RapReview Of The Week

[Back to the Sagas] Klashnekoff :: Back to the Sagas
Abstract Urban

Author: Steve 'Flash' Juon

To this point Klashnekoff albums have been the sole domain of fellow RR writer Jesal 'Jay Soul' Padania. Given Jay's in the UK and that's where the rapper pronounced Kah-Lash-Ne-Cough has made his name and fame it made sense to have Mr. Soul broaden the horizons of our readers by reviewing his albums. As it's UK Month at RapReviews.com though it makes even MORE sense for me to broaden my own horizons by reviewing his newest album "Back to the Sagas," a spiritual successor to "The Sagas" back in 2007. That's not to say I haven't been listening to K in the interim - in fact RR has featured several of his songs on Hip-Hop Shop since the show debuted.

Klash has always struck me as a British hip-hopper with some Jamaican twang to his flow, not unlike Toronto's own Kardinal Offishall. Anyone who suspects they might be put off by a rapper with a strong British accent only need think of any BaKardi song to instantly realize that he's pleasant to listen to on the M-I-C. Klash hails from the same borough (Hackney) as Edgar Allen Poe, and some of that spirit has clearly passed down from ancient times to the modern day. Klash and fellow rappers K9, Skriblah and D.Ablo talk about the dark and foreboding streets they come from on "Tek Time":

"Tek time, like he back to watch
Do dirt and you've got your own back to watch
Youth swapped their school bags for a bag of rocks
And now they're addin up the math, ran the back of blocks
It ain't right, but they do it still
No hype, this is life, no movie reel
I step to the track swinging like a Louisville slugger, I hit home runs
That'll leave your dome slumped like a chrome gun
Dem men a suck like a foam sponge
So there's no point dissin; advice fam
that's like tryin to smoke the 'dro with no lungs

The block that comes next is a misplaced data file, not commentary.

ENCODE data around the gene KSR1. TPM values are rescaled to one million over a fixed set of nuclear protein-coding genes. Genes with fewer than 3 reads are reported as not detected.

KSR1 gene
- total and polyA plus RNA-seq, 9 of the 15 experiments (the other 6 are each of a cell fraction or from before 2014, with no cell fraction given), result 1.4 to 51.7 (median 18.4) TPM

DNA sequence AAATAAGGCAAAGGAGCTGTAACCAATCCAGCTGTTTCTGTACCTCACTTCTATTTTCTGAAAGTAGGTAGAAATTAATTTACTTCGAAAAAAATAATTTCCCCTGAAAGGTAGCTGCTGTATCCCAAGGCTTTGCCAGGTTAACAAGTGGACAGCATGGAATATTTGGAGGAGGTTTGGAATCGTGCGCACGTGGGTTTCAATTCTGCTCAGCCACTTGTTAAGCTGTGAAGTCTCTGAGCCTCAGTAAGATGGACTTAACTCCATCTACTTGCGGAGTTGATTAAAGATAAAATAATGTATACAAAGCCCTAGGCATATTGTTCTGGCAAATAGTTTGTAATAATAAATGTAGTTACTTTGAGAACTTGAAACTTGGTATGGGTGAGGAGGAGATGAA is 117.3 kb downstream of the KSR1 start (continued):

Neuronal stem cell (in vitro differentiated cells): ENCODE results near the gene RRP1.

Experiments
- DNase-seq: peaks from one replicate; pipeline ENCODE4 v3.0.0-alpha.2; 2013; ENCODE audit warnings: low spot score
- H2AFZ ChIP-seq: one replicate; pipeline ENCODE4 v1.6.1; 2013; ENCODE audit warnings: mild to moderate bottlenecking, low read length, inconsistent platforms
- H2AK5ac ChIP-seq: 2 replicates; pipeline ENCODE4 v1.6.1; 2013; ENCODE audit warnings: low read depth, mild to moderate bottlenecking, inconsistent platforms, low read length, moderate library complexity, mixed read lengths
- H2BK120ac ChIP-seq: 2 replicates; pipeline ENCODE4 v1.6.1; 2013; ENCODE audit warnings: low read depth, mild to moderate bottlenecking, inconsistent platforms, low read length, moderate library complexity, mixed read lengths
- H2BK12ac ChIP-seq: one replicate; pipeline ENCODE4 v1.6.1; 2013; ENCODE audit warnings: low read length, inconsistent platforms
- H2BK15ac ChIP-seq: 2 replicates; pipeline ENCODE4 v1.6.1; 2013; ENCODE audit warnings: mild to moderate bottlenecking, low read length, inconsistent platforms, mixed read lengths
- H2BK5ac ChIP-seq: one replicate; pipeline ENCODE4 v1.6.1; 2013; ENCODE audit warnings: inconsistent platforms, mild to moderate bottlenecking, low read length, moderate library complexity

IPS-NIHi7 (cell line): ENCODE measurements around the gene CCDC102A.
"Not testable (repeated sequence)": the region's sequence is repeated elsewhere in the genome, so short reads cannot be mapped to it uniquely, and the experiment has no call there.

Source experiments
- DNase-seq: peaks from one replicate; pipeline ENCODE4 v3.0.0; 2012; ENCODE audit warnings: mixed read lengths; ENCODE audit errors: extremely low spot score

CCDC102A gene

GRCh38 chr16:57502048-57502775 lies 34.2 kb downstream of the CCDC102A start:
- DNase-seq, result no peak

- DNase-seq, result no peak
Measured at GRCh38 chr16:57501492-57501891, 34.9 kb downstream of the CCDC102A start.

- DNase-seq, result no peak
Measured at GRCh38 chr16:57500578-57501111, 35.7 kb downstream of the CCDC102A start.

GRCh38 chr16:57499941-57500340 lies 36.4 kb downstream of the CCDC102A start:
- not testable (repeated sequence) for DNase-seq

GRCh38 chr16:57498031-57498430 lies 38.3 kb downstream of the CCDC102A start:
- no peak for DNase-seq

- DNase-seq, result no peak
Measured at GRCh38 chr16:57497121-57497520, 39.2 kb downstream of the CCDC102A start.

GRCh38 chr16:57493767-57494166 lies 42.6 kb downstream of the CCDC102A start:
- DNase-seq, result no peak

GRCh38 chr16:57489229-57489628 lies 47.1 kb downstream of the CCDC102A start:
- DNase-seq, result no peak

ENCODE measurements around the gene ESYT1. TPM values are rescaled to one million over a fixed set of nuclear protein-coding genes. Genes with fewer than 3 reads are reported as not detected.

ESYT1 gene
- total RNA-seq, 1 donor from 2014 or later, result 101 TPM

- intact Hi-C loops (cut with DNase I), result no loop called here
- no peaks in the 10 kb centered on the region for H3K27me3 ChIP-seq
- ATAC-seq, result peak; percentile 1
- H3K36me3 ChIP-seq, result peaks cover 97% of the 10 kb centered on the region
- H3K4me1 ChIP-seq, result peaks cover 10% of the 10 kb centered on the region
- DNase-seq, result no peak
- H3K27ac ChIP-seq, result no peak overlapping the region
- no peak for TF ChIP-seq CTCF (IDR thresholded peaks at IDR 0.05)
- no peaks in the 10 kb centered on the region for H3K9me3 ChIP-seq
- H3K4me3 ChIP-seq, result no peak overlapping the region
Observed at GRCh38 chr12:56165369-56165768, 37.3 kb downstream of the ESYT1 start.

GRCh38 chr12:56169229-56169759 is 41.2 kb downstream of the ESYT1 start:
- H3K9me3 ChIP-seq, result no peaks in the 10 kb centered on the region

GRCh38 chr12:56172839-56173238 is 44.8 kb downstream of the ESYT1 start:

Or tryin to spit bars, with no tongue"

The eerie backdrop and haunting chorus create a compelling cinematic visual that completes the picture, but Klashnekoff is not necessarily a dark and dour rapper. "Paper Up" shows a more hopeful side, as you'll either feel like you're up to bat with the aforementioned Louisville slugger or attending church service on Sunday morning. The beat switches up and the rap finally comes, a smooth swinging bop, while cleverly Klash vows to overcome negativity and poverty:

"Oh-nine get your paper up, fuck beggin from a paper cup
While the politicians still stay corrupt
That's why most men are wakin up, blaze the bud
Think of ways to waste the judge
But why waste a slug?
When you know dat, long term prison ain't the place for us
But plenty times I been placed in cuffs
Beaten in the back of the van, to the station where they take my mug
Yeah they take the piss, so we give them shit
We should take away they guns, and give dem whips
Cause four thousand years been the same predicament
Government's been breakin our backs and our ligament
But 'Lash is too militant, to let the innocence
of the infant simply slip through my fingertips"

There are plenty more songs to enjoy on this 15 track release though. While occasionally the beats border on simplistic on tracks like "Raw," that only makes it easier to pay attention to the sharply written K-Lash lyrics, as he flips the word in reverse and talks about unnecessary bloodshed even while "fighting demons with swords." Klash has a penchant for the dramatic which serves him well, as it makes him a rapper with more to just say than how great he is or how big of a car he can afford. "Somebody Tell Me" is the plaintive hope of any ghetto youth from Brixton to Compton, looking for a better world than the one we live in even as guest MC Wretch 32 questions whether they should have been born in the world at all. Listening to songs like "Soon Come" is the answer to that question - the beat is banging and heavy, the patois flow and accent are thick (it's always "t'ing" and never "thing" when Klash gets rolling) but even if you can't follow every word you'll headnod to the beat and the rhyme. Klashnekoff is the modern day world rapper who is a local favorite and an underground sensation in every other nation. His time shall soon come to be more than just Hackney's favorite hip-hop son.

Music Vibes: 7.5 of 10 Lyric Vibes: 7.5 of 10 TOTAL Vibes: 7.5 of 10

Originally posted: August 24, 2010
source: www.RapReviews.com

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